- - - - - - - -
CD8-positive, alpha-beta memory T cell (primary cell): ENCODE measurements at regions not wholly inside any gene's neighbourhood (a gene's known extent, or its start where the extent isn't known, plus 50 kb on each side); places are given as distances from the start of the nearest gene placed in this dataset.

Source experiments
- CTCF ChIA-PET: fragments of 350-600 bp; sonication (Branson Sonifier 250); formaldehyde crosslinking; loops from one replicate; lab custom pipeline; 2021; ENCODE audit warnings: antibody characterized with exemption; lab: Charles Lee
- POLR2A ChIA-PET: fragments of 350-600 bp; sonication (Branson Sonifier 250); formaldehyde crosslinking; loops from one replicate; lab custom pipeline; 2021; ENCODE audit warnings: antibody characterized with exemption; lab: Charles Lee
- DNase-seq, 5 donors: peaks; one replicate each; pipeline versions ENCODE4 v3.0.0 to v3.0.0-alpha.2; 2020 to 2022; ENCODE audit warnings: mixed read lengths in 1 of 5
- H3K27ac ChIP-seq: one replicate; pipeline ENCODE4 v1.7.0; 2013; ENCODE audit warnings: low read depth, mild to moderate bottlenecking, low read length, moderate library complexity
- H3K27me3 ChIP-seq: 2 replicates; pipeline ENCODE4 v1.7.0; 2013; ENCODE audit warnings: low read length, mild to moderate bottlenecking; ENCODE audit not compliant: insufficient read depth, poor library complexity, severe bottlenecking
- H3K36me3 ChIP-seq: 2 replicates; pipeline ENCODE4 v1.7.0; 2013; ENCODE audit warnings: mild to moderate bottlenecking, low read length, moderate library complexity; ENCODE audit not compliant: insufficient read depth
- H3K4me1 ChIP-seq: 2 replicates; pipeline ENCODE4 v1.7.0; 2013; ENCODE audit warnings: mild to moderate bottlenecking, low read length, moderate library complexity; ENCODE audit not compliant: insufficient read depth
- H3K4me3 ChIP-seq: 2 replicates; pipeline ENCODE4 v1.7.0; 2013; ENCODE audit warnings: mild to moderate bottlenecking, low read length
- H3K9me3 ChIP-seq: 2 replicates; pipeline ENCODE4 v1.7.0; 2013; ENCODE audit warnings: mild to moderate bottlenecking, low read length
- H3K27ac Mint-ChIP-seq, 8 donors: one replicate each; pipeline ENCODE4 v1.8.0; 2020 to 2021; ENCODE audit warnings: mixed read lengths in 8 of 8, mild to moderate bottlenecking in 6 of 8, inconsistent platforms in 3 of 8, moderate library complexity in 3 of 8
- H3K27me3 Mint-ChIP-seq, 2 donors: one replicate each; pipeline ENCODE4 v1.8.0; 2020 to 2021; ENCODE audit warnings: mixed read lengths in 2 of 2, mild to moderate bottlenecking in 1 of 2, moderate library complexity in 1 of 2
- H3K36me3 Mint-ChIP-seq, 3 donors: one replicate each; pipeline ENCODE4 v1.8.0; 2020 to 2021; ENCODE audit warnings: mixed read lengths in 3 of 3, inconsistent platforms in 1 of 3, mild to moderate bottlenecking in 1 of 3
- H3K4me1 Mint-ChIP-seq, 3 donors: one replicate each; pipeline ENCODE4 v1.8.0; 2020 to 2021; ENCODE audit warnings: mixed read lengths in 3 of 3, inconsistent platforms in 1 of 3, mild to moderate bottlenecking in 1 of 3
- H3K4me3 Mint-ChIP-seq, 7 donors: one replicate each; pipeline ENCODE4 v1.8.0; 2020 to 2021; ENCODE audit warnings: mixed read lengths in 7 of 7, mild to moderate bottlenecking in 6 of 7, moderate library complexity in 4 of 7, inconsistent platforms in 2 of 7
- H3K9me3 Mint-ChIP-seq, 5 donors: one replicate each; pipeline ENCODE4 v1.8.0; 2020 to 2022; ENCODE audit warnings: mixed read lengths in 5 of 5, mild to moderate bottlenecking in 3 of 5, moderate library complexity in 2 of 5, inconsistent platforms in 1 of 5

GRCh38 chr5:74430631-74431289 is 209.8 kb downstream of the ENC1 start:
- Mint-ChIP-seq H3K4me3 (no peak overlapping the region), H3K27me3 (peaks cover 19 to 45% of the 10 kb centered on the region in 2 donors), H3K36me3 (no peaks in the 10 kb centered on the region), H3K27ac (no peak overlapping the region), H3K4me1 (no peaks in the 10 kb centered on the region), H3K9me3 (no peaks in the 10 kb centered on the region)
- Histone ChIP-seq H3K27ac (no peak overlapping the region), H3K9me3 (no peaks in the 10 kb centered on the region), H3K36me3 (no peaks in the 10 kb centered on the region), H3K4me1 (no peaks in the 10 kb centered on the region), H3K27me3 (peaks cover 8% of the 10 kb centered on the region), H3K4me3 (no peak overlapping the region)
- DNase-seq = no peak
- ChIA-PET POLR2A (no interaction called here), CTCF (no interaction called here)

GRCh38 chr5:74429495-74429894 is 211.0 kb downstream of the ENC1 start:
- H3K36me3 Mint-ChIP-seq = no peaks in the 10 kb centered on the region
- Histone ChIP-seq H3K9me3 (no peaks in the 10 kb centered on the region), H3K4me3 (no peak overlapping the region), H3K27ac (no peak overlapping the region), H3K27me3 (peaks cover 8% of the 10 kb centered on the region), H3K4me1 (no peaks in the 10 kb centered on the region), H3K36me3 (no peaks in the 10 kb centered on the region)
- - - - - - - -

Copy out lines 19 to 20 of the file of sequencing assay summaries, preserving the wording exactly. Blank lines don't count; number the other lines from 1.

- Mint-ChIP-seq H3K4me3 (no peak overlapping the region), H3K27me3 (peaks cover 19 to 45% of the 10 kb centered on the region in 2 donors), H3K36me3 (no peaks in the 10 kb centered on the region), H3K27ac (no peak overlapping the region), H3K4me1 (no peaks in the 10 kb centered on the region), H3K9me3 (no peaks in the 10 kb centered on the region)
- Histone ChIP-seq H3K27ac (no peak overlapping the region), H3K9me3 (no peaks in the 10 kb centered on the region), H3K36me3 (no peaks in the 10 kb centered on the region), H3K4me1 (no peaks in the 10 kb centered on the region), H3K27me3 (peaks cover 8% of the 10 kb centered on the region), H3K4me3 (no peak overlapping the region)